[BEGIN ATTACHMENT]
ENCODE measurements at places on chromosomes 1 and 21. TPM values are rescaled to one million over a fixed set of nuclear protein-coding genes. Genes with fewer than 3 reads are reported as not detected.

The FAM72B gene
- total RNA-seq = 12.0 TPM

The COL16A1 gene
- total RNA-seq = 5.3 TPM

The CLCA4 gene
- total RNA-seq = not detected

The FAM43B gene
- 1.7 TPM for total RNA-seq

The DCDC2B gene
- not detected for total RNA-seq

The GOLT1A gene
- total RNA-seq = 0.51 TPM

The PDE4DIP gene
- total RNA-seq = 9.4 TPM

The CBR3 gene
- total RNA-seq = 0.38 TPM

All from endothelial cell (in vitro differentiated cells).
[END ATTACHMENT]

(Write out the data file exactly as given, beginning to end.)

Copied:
ENCODE measurements at places on chromosomes 1 and 21. TPM values are rescaled to one million over a fixed set of nuclear protein-coding genes. Genes with fewer than 3 reads are reported as not detected.

The FAM72B gene
- total RNA-seq = 12.0 TPM

The COL16A1 gene
- total RNA-seq = 5.3 TPM

The CLCA4 gene
- total RNA-seq = not detected

The FAM43B gene
- 1.7 TPM for total RNA-seq

The DCDC2B gene
- not detected for total RNA-seq

The GOLT1A gene
- total RNA-seq = 0.51 TPM

The PDE4DIP gene
- total RNA-seq = 9.4 TPM

The CBR3 gene
- total RNA-seq = 0.38 TPM

All from endothelial cell (in vitro differentiated cells).